Internet Explorer and 120 dpi

I recently was shocked to discover that changing the dpi in Windows will cause IE to scale the fonts used in a web site if the fonts use relative values (ems, percents). The effect is that the browser no longer uses 96 dpi / 16px font size as a base line, and instead uses 20px as the font base line, causing font sizes to increase, sometimes dramatically. Firefox will continue to use 96 dpi/16px as the baseline regardless of the monitor dpi, so for Firefox changing the monitor dpi will not change the appearance of a web site.

After a lot of searching it began to look like finding a solution was hopeless, until I found an article on MSDN that had examples of how to get the screen resolution and some example JavaScript for scaling the page to compensate (which didn’t work).

However, after playing around with it a bit, I realized I can compensate for the scaling using the expression() function in my style sheet. The final expression is:

font-size: expression(screen.deviceXDPI > 96 ? 1000 / ((screen.deviceXDPI / 96) * 16) + “%” : “62.5%”);

What I’m trying to do is scale the page to a 10px base line so that ems are easier to work with (1.4em = 14px, 2.0 em = 20px, etc). If the screen has a dpi higher than 96, then it recalculate the correct percentage by taking the screen dpi and dividing it by 96 to get the percentage increase (120 / 96 = 1.25 or 125%). It then multiples the percentage by 16 to determine what the baseline font size is (1.25 * 16px = 20px). That value is then divided into 1000 (10px * 100%) to get the new percentage (50%).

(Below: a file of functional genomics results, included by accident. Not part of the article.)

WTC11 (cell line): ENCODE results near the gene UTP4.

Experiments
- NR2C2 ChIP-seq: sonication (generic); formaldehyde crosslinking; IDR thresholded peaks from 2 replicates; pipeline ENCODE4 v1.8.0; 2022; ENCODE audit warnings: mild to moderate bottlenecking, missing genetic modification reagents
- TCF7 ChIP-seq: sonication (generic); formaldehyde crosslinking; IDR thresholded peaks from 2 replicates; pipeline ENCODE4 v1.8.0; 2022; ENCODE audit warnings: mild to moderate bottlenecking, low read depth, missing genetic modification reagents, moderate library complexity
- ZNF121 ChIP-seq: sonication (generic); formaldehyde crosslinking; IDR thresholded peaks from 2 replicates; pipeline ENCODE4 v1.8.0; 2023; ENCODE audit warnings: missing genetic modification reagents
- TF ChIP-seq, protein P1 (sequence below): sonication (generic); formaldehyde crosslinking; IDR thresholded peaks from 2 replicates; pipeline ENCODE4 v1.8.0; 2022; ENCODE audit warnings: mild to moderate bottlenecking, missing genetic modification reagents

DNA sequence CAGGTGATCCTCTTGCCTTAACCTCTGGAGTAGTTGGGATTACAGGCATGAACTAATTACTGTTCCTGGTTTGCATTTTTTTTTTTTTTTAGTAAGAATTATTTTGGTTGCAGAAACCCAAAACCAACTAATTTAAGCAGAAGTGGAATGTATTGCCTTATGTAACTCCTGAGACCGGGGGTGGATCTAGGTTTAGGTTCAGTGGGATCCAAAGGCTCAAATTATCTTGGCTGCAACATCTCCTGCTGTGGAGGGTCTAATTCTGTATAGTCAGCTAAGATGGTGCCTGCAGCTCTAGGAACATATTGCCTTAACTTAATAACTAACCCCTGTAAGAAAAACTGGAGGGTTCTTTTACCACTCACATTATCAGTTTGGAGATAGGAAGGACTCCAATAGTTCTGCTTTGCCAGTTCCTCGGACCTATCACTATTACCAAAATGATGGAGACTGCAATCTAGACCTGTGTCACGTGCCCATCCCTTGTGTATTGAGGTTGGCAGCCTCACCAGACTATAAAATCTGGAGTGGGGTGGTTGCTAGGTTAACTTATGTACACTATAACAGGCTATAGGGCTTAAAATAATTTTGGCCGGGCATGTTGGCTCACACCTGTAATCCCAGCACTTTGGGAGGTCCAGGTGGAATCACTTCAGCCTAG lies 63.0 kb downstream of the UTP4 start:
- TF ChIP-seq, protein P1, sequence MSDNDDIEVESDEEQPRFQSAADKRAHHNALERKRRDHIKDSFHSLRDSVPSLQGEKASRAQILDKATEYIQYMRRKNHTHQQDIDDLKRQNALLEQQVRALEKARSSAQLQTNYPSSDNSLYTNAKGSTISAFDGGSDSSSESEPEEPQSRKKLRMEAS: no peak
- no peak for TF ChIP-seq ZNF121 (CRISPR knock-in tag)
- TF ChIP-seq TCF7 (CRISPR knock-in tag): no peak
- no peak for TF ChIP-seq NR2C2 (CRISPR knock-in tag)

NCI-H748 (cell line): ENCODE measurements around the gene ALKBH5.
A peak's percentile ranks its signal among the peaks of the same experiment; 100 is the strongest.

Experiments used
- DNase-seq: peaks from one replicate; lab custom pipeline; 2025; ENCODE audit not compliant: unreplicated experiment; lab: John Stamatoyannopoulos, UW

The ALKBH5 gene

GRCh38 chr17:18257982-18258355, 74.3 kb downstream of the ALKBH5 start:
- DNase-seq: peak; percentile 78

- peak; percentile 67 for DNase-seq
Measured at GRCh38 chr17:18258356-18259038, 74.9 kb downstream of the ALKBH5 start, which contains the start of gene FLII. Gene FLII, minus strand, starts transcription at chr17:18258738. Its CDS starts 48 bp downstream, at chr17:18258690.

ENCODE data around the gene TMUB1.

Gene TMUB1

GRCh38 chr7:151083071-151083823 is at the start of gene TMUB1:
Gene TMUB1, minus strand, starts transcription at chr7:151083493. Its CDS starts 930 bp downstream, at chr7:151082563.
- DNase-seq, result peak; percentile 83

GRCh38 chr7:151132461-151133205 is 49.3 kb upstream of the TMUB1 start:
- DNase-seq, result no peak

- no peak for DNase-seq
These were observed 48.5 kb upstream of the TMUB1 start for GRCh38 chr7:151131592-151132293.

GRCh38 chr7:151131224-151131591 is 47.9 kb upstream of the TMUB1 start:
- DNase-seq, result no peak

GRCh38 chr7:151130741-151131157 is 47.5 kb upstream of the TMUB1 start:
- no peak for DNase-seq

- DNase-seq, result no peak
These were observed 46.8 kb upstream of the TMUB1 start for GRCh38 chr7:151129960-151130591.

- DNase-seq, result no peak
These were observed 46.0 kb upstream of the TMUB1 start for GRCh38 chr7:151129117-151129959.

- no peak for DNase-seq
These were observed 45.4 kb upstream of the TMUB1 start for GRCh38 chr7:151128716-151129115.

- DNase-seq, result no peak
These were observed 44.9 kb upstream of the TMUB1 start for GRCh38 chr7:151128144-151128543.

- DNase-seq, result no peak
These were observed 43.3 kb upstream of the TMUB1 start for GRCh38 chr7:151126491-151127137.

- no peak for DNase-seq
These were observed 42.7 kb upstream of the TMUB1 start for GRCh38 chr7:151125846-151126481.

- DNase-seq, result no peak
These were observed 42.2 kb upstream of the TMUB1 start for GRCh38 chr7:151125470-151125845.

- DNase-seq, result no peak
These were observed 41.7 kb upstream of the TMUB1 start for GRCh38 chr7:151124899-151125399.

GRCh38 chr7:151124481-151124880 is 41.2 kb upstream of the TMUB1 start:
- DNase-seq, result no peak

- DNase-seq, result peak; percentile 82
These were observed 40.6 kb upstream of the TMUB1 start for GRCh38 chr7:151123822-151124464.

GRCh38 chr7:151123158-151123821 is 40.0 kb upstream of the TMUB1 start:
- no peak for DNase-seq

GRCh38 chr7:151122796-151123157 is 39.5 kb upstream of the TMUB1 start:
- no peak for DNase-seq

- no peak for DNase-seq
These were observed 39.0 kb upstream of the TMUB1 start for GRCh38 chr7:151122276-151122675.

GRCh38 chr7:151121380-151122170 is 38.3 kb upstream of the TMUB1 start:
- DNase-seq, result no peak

In my testing these seems to compensate for 120 dpi browsers and keeps the web page looking the same.

17 Responses to “Internet Explorer and 120 dpi”

  1. Dan says:

    William:

    Thanks for the great tip. I am planning to use this variant:

    body {
    font-size: expression(1 / (screen.deviceXDPI / 96) * 100 + ‘%’);
    }

    If the xdpi is set to 120dpi, then the font-size is set to 80%. (20px * 80% = 16px, back to the default Windows size.

    Just to clarify, the xdpi in windows xp is modified in the display control panel -> settings tab -> advanced button -> DPI setting.

  2. Dan says:

    Here is the script again, so it can be copied from the browser: